Greek euro exit looms as coalition talks falter
by Daniel Mason
Greece's president Karolos Papoulias is continuing to hold talks with political leaders in a bid to salvage an agreement on forming a government, as the possibility of the stricken country being forced out of the eurozone looms larger. Meanwhile there will also be key discussions in Brussels later today as eurozone finance ministers meet, with the crisis in Greece and the turmoil in the Spanish banking system expected to dominate the agenda. It comes after the eurozone's austerity-led response to the crisis suffered another electoral blow, with German Chancellor Angela Merkel's party suffering losses in the country's most populous state.
Negotiations are set to continue without Alexis Tsipras – the leader of the radical left party Syriza, which finished second in last Sunday's elections – who has said he will not join a government that pushes ahead with the European Union and International Monetary Fund's austerity programme. It leaves the conservative New Democracy, socialist Pasok and Democratic Left parties in the frame. Together they would command a majority in parliament, but the Democratic Left party has said it would not join a coalition without Syriza's participation. Tsipras has reportedly said he would rejoin talks if all parties except the neo-fascist Golden Dawn were invited.
New Democracy leader Antonis Samaras, Tsipras, and Pasok's Evangelos Venizelos have already failed in previous efforts to form a government in the wake of the elections, in which 60 per cent of Greeks voted for anti-austerity parties. The faltering talks increase the likelihood that new elections will be needed. A second ballot, if required, is expected to take place on June 17. European stocks markets suffered heavy losses this morning amid the uncertainty about Greece's future.
Talk of a potential Greek exit from the eurozone has intensified over the weekend, with officials attempting to downplay the contagion effect on the rest of the single currency bloc. Speaking in the Estonian capital Tallinn, Irish central bank governor Patrick Honohan said it would be "rather destabilising" but "not necessarily fatal", while his Belgian counterpart Luc Coene told the Financial Times that an "amicable divorce – if that was ever needed – would be possible". European Commission vice-president Olli Rehn, responsible for economic and monetary affairs, said the eurozone was "certainly more resilient" to a Greek exit than two years ago. However, he warned that it would be "much worse for Greece and Greek citizens, especially for the less well-off Greek citizens, if Greece did ever leave the euro."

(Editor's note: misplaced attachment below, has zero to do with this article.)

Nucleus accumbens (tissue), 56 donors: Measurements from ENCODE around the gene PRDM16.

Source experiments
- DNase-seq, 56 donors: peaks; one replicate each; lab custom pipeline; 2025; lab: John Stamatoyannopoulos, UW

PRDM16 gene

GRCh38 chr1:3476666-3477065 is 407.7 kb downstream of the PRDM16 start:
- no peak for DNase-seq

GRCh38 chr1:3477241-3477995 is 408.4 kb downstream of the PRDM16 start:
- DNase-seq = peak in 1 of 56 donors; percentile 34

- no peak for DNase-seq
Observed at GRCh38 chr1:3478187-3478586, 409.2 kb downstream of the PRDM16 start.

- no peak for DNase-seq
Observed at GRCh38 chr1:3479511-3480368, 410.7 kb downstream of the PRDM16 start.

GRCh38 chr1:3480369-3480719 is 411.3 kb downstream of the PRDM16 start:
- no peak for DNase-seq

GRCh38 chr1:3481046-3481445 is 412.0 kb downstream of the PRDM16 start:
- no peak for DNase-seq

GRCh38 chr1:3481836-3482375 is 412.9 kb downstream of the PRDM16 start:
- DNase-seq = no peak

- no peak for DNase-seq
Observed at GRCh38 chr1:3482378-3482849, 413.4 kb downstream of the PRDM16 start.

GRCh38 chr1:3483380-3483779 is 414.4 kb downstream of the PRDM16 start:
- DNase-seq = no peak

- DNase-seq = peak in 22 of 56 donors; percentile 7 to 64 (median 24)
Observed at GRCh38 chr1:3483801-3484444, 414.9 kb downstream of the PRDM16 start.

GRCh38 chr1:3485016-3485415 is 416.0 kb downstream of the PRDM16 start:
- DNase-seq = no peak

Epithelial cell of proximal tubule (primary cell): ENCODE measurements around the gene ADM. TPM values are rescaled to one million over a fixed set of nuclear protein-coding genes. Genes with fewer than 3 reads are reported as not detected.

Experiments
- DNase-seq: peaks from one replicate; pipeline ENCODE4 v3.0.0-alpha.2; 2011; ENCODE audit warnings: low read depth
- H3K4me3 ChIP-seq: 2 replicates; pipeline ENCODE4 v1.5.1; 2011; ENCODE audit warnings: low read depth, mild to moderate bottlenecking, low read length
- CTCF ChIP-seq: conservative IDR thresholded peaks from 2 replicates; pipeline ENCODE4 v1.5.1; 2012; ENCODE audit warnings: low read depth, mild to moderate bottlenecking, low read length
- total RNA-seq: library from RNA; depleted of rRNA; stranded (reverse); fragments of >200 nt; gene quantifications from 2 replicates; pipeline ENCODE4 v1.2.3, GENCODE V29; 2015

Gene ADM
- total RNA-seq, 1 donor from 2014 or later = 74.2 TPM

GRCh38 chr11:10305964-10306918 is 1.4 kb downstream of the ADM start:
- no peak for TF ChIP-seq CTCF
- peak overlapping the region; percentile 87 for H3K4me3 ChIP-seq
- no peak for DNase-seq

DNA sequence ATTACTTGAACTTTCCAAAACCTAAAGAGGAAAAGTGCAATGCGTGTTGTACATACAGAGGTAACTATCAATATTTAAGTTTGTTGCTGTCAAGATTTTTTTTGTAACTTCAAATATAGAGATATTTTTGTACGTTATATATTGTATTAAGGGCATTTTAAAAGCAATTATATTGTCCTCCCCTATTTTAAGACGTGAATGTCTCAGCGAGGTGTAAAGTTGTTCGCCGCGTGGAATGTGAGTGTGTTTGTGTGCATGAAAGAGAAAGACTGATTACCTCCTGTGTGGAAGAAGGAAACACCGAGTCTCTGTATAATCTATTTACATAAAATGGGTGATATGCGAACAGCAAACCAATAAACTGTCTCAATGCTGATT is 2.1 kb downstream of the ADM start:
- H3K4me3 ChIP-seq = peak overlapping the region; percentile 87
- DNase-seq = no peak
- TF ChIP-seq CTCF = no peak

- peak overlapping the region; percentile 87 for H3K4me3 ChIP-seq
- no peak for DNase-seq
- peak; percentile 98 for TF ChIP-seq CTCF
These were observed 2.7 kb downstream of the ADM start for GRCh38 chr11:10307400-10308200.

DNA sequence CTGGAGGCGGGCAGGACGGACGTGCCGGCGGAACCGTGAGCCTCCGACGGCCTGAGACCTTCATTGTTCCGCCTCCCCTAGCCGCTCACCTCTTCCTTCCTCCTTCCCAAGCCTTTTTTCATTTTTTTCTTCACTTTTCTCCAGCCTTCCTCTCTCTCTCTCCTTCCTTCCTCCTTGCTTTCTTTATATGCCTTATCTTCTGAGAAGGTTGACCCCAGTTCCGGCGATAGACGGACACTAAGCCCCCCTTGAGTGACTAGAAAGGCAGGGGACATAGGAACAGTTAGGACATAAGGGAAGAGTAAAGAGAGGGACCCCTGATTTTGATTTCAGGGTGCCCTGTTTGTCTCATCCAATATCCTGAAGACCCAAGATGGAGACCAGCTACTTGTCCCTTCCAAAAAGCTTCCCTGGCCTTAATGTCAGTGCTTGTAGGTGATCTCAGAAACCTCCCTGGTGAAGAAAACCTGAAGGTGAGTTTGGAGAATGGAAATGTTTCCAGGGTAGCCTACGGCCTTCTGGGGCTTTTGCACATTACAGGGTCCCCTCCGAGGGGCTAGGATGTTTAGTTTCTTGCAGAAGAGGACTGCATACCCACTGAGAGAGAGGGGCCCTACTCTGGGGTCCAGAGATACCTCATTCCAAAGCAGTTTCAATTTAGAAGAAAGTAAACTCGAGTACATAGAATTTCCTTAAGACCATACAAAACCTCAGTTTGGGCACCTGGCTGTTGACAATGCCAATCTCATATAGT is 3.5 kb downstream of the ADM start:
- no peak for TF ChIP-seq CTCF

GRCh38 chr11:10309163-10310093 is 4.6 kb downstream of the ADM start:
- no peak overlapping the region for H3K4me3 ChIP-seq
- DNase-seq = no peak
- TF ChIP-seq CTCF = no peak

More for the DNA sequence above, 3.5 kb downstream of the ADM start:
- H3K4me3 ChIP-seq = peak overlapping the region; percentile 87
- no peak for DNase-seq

British-based group Fathom Consulting was more pessimistic about the impact of a Greek exit on the rest of the euro area. In said it was "more likely than not" that Greece would be "forced to issue its own currency within a few months". In a research note it said: "A Greek exit would be highly damaging both to the European banking system, and to the integrity of the single currency," it warned. "We have long held the view that, following the departure of just one member, a total break-up would be very much on the cards." Spelling out the dangers, it warned: "Holders of Greek sovereign debt would undoubtedly suffer, as they risk having their assets redenominated into a rapidly falling new Greek currency.